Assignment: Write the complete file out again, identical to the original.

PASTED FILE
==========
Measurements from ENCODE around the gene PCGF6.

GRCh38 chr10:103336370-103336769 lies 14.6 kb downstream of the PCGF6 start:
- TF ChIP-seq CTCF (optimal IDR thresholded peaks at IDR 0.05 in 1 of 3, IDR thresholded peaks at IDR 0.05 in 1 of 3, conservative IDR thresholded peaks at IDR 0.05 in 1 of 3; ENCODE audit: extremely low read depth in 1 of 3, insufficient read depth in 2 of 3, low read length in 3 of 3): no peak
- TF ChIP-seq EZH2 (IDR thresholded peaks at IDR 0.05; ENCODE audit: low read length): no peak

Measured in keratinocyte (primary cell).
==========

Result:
Measurements from ENCODE around the gene PCGF6.

GRCh38 chr10:103336370-103336769 lies 14.6 kb downstream of the PCGF6 start:
- TF ChIP-seq CTCF (optimal IDR thresholded peaks at IDR 0.05 in 1 of 3, IDR thresholded peaks at IDR 0.05 in 1 of 3, conservative IDR thresholded peaks at IDR 0.05 in 1 of 3; ENCODE audit: extremely low read depth in 1 of 3, insufficient read depth in 2 of 3, low read length in 3 of 3): no peak
- TF ChIP-seq EZH2 (IDR thresholded peaks at IDR 0.05; ENCODE audit: low read length): no peak

Measured in keratinocyte (primary cell).